There are days when I cannot bring myself to talk about the threat, because I feel a bit silly and I don’t want to make myself out to be a martyr.

Then there are days when I need to rant and dissect my anxiety over the fact that I’m still separated from my child, who has stayed on with his father. My anxiety over people wanting to hurt us. Over people maybe hurting us.

To calm me down, and maybe to quell their own fears, my friends say there is no need to be scared of those kinds of people, because they’re not very smart.

Because it takes brains to get violent? Please. I suppose that’s a variant of the just world fallacy, and perhaps also the kind of thinking that Hannah Arendt was addressing with Eichmann in Jerusalem – the idea that only significant people can do significant harm.

“In Russia we also had a journalist like this,” one of them writes. “Her name was Politkovskaya. Now she is dead. Killed by patriots.”

I am yet again awoken by an SMS: ”I assume it’s been a while since you got a bit of cock as you’re so old, but let me know if you want me to come over and fuck you properly.”

Punitive pity sex. How alluring.

I have several colleagues who live with these threats, but we don’t talk about it much. We carry it silently with us, as we don’t want to stick out. None of us is Salman Rushdie or Roberto Saviano.

Or Anna Politkovskaya.

Maybe we also keep quiet because we don’t want to appear weak.

Do you have any colleagues who call you Professional Victims? Any who go on and on about how fabulous they are to have done what they’ve done without all this whining and drama and professional victiming? Any who post tweets about someone who has cancer and how it puts all this whining by journalists into perspective?

I bet she doesn’t.

We think the hatred and the threats are part and parcel of the job. But they don’t affect only us – the threats made against journalists and against politicians are a threat to democracy.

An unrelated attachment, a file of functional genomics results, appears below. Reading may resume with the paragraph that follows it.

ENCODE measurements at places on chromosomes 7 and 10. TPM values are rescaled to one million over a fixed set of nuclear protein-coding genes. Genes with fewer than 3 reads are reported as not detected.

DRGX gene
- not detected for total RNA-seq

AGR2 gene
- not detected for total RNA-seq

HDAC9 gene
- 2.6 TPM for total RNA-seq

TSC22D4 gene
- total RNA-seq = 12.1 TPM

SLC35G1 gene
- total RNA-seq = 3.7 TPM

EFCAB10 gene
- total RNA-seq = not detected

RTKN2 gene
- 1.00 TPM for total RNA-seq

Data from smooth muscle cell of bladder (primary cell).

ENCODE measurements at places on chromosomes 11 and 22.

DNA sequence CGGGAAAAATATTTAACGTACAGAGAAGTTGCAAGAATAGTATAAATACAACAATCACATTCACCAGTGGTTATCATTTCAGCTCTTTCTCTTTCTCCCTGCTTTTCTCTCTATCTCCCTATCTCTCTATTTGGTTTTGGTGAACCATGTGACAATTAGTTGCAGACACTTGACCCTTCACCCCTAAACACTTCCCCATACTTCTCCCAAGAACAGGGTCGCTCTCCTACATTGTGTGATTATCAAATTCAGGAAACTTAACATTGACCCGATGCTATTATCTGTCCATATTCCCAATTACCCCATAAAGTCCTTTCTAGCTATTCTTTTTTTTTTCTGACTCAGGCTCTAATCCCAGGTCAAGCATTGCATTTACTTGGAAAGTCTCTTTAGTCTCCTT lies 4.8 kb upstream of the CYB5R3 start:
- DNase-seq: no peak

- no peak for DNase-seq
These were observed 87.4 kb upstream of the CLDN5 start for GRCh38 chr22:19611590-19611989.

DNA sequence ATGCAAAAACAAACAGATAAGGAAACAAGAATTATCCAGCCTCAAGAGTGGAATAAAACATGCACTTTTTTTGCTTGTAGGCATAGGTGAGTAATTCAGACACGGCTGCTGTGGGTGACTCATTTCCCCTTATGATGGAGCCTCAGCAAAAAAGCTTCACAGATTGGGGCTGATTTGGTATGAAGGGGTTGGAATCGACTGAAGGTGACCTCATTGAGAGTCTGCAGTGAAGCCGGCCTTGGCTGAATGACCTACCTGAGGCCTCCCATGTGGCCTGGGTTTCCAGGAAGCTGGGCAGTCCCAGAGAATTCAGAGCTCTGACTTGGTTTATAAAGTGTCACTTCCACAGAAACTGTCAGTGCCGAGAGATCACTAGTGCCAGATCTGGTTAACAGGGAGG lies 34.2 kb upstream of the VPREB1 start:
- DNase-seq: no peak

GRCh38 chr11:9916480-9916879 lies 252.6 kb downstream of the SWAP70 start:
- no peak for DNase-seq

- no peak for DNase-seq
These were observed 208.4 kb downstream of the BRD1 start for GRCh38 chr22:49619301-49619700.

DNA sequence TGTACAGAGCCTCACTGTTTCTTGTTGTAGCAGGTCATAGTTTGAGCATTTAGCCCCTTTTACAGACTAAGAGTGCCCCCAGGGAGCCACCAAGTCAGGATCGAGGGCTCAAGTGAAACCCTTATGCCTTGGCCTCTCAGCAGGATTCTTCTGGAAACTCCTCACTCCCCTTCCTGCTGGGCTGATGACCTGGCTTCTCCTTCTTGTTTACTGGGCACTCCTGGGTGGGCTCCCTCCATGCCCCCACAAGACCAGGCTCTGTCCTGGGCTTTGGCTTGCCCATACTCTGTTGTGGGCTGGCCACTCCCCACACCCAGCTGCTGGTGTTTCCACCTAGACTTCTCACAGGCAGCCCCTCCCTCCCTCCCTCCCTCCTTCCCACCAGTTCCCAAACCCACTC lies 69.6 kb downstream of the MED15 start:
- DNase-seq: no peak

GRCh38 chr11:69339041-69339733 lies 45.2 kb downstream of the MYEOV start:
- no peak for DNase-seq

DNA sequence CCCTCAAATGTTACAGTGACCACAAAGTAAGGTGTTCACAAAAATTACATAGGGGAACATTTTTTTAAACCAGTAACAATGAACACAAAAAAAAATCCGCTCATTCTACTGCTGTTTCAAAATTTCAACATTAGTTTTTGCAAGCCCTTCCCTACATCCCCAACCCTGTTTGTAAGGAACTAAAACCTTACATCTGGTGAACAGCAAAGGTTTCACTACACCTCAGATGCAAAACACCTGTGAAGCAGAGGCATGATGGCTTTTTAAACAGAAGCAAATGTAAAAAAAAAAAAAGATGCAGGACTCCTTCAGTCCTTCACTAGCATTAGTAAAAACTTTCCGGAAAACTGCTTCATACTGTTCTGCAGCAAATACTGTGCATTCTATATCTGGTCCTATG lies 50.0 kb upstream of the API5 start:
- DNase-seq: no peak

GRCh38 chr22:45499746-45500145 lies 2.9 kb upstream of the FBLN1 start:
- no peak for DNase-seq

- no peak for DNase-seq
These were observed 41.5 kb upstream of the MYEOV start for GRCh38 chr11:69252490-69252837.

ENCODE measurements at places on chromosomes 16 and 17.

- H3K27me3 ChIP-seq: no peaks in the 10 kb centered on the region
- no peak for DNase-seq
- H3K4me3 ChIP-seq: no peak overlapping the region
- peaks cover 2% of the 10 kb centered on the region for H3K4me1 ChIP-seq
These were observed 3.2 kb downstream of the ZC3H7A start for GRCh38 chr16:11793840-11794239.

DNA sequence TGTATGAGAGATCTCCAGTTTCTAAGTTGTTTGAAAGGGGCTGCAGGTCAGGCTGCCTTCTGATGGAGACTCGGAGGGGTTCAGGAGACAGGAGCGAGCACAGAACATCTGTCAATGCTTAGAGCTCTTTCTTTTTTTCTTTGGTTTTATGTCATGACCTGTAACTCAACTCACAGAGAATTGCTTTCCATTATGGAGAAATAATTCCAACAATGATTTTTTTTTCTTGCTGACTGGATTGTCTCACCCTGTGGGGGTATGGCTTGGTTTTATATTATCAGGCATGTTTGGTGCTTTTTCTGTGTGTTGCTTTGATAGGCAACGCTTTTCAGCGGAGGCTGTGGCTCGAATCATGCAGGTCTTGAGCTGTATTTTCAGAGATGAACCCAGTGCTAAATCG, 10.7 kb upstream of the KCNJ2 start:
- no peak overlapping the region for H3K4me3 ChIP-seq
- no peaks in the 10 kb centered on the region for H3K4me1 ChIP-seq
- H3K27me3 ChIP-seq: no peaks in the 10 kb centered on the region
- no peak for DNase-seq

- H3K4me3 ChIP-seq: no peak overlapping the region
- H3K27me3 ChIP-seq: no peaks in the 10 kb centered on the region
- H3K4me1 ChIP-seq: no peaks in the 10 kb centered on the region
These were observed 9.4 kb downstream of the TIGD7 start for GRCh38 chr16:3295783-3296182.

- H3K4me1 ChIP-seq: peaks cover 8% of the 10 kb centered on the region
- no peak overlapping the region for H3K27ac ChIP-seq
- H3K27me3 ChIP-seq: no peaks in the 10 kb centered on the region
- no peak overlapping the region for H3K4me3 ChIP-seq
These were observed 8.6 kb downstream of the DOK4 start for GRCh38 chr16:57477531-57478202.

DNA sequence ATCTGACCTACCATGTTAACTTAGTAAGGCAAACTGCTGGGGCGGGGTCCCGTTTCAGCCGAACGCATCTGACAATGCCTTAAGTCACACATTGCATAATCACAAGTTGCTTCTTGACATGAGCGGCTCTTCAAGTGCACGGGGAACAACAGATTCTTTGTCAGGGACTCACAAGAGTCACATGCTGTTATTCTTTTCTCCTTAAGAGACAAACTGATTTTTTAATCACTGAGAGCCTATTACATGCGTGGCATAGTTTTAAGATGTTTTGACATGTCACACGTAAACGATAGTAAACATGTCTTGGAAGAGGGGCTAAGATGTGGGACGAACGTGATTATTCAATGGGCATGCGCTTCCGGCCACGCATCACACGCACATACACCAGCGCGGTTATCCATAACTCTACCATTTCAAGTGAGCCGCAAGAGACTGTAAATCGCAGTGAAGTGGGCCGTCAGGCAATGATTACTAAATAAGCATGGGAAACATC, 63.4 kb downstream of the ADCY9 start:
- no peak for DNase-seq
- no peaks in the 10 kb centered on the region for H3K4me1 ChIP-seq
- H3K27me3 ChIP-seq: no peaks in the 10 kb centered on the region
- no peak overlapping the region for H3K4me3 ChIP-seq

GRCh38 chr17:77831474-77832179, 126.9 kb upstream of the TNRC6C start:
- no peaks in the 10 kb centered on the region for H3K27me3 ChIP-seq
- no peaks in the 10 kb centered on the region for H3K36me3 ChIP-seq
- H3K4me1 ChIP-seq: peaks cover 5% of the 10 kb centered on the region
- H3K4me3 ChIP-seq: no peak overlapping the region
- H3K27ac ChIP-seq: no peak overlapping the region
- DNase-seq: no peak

And even against bloggers. Not as much so, but still some.

I move home for a trial period. Yet again, an SMS wakes me up in the middle of the night. Yet again, the message is sexual.

I get up and go to the bathroom to pee. I am plagued by a feeling that my private parts no longer belong to me, that they’ve been hijacked and turned into a stage where violent nationalist fantasies are played out.

Ugh! I know that feeling. I feel as if everything about me has been hijacked to use as fodder for obsessed haters.

The site Avpixlat starts a counter-campaign to Aftonbladet’s 30-day review of the nationalist sites. They say they are going to set up a register of every last one of what they call “politically correct journalists.”

With their us-versus-them rhetoric, they write about us as though we are a cohesive group, yet I miss a strong counter-movement to the right-wing activists whom humanists and democrats should not take lightly.

Yes to that too. It’s bizarre how familiar all this is.

This is getting unwieldy, so part 2 will follow.

 

 

 

Comments

  1. Aratina Cage says

    No matter how much some want to deny it, there are many parallels. It’s very eerie, and there should be a concerted effort by all atheists, particularly by the men with rather high popularity among atheists, to put an end to it.

  2. A Hermit says

    And I just used Sweden in another comment as an example of a place where women are better off…and sadly, it probably is better than a lot of places. But still not that great apparently.